One way to evaluate the effects of sound environmental governance in the province is to compare it with various Sustainable Development Goals-2025. For instance, Goal 3 stands for ‘good health and wellbeing’, Goal 6 relates to provision of ‘clean water and sanitation’, Goal 7 pertains to ‘affordable and clean energy’, Goal 11 aims at ensuring ‘sustainable cities and communities.’ It appears that the KP government has not achieved any of these goals despite loud claims of being an environment-friendly dispensation.

The BRT is just one example of poor environmental governance.

In January, 2015, 25 acres of agricultural land belonging to the Agriculture Research Institute, Tarnab, Peshawar, was taken away for establishment of an Expo Centre. This decision involved changing land-use from agricultural to development sector, posing a threat to KP’s dwindling food basket. Earlier this year, another decision of the government was to change land-use for 400 acres of prime agriculture land in Palai, Malakand. This area was renowned for its citrus fruit. The land was handed over to Fecto Cement Ltd for the establishment of a huge cement factory.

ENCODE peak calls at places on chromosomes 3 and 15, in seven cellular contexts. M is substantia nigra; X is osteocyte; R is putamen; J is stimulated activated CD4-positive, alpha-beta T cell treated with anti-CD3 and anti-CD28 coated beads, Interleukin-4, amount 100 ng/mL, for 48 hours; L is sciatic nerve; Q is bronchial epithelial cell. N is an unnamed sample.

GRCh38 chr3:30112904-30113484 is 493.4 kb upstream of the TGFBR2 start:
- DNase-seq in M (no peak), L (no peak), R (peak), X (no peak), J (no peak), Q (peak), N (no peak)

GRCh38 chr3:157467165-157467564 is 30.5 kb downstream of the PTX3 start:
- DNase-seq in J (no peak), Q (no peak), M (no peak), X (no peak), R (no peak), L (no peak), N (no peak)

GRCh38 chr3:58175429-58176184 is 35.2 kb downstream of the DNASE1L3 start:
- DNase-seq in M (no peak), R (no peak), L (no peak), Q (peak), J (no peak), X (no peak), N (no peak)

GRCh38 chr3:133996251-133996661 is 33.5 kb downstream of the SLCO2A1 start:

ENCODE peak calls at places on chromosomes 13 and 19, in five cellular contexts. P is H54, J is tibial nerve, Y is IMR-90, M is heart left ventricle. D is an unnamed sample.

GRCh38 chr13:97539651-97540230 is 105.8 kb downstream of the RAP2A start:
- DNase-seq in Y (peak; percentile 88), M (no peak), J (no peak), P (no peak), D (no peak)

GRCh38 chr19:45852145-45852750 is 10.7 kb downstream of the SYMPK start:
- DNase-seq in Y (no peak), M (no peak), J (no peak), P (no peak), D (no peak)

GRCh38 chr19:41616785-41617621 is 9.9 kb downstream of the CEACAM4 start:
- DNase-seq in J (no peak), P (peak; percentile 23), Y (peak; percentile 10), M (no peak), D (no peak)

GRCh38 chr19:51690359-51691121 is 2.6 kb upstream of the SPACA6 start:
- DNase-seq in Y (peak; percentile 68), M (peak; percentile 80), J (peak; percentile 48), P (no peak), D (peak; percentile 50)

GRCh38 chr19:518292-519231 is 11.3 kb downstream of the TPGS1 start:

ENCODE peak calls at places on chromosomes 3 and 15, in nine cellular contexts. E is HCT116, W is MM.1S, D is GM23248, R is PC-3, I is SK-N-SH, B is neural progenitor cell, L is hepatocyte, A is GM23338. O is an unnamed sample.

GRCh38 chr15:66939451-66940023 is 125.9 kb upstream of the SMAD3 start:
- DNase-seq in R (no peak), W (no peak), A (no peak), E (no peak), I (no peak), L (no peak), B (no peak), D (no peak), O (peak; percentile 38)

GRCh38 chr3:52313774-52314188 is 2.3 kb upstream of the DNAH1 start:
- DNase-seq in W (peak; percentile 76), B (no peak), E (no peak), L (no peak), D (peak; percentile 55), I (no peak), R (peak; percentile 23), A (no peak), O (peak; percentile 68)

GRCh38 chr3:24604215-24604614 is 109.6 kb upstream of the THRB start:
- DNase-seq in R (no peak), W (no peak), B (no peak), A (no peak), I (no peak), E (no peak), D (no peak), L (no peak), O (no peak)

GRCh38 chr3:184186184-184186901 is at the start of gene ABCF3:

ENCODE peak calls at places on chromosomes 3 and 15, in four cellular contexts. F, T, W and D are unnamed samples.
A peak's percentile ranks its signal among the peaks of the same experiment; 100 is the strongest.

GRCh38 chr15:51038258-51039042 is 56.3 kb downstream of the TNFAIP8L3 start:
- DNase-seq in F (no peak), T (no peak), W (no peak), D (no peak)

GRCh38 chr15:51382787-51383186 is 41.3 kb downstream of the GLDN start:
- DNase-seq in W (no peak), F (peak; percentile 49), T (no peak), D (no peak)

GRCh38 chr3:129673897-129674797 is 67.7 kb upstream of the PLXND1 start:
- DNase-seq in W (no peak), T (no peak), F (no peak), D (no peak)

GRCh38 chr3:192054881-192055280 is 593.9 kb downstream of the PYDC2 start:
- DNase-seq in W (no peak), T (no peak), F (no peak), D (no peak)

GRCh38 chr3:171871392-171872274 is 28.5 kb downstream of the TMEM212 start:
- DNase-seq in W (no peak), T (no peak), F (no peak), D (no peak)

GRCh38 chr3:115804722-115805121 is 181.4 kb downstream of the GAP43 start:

Such decisions do not conform to long-term environmental management, not only because precious agriculture land will be converted into industrial use, but also, because the cement factory will also cause irreversible air and water pollution and degradation of the mountain ecosystem.

Then there are the challenges of supplying clean and sufficient drinking water to all citizens, collecting solid waste and its gainful management, urban air pollution from brick kilns and the stone-crushing industry, and deterioration of green belts. Unfortunately these, too, are challenges that the KP government has failed to address properly.

This belies the impact that the Billion Tree Tsunami has had on the environment of the province. The Billion Tree Tsunami remains, for whatever its faults may be, unmatched by any similar projects in any other province. The big lament, therefore, is that, on the one hand, the environment is being saved painstakingly but, on the other, it is being ruthlessly taken apart.